I am a very positive, happy and active person. Apart from sailing, I do a lot of walking with my dog and I like keeping fit – I do Pilates. I’m creative: I like painting, I belong to a flower arranging club, and at the moment I am renovating an intricate old lamp. I enjoy socialising, cooking and hosting dinner parties. I also love spending time with my wonderful grandchildren. Life is there to be enjoyed and I believe there is always time in life for an adventure.
Teddie Trump, clinical nurse specialist in immunology, Plymouth Hospitals NHS Trust, UK
I look after immunodeficiency patients on immunoglobulin replacement home therapy.
When someone is diagnosed with an immunodeficiency they are often relieved to finally know the reason why they have been so ill for so long. After diagnosis they must come to terms with the fact that they have a chronic illness and will need treatment for the rest of their life.
I have 90 patients in my care and get to know each one well; it’s a lifelong relationship. We tell newly diagnosed patients about the immune system and explain what immunoglobulin replacement therapy involves. There are two main types of immunoglobulin administration: intravenous (into a vein) and subcutaneous (under the skin).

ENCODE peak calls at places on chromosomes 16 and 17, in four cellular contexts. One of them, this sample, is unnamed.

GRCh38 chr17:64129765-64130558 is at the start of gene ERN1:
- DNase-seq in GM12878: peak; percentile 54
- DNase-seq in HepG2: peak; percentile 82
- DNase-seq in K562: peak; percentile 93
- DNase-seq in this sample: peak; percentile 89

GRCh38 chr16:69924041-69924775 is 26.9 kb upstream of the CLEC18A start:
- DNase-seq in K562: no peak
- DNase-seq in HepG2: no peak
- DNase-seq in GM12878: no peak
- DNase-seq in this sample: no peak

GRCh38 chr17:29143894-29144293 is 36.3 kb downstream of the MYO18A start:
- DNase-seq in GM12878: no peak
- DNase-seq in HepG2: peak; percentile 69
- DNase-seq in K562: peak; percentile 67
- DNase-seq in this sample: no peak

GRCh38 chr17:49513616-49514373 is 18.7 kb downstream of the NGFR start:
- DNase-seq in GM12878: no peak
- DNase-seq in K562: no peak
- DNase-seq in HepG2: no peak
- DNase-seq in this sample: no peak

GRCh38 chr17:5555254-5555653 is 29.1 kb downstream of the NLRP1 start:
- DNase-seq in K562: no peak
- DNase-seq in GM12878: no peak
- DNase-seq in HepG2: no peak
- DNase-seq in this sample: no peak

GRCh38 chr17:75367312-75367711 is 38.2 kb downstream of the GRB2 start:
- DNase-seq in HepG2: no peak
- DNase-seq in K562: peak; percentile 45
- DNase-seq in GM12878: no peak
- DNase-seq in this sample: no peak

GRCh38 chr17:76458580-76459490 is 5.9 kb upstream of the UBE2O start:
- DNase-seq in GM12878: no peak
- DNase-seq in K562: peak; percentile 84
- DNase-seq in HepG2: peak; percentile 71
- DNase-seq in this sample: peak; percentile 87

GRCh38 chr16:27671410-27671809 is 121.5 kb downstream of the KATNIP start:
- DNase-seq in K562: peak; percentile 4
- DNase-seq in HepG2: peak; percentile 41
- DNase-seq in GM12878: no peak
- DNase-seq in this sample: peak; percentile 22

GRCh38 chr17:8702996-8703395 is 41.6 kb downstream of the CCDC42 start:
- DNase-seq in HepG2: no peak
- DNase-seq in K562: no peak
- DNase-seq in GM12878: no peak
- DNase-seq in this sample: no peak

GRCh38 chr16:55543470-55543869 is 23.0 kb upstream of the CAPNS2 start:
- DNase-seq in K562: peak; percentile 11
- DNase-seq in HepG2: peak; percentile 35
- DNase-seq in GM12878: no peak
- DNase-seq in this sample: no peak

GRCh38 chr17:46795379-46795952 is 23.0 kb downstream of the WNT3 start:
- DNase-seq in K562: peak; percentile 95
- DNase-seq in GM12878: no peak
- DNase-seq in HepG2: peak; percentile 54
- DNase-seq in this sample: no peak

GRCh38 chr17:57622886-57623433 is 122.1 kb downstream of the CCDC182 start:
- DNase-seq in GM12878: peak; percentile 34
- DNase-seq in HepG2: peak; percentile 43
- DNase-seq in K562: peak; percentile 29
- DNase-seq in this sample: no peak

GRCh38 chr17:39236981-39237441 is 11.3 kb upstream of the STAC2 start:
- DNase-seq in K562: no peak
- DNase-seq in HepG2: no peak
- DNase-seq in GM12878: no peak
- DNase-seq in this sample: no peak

One size doesn’t fit all because every patient’s journey through life is different. You have a spectrum of patients, from the teenager struggling to accept that they have this condition and seeing it as a weakness, to the elderly person struggling to get to hospital for their infusion. Treatment also needs to be adaptable to changes in lifestyle. You have to look at every patient individually and find the right approach that works for them.
If subcutaneous treatment is selected, we teach the patient how to administer treatment themselves at home. We show them how to use the syringe and how to insert the needles. We go through everything, from the importance of cleanliness to the logistics of how products are delivered to their home. We take time with patients so that by the time they go home they are feeling very confident and happy. I love it when I do a home visit and I can see that the patient is so happy to be at home. I love knowing that treatment will just slot into their life, rather than them trying to slot their life into an infusion schedule.
In our clinic there is a picture of Patsy infusing Octapharma's human normal immunoglobulin solution while she is on her yacht. This is really inspiring and helps our new patients see that they can have that freedom too.
Maladies et traitements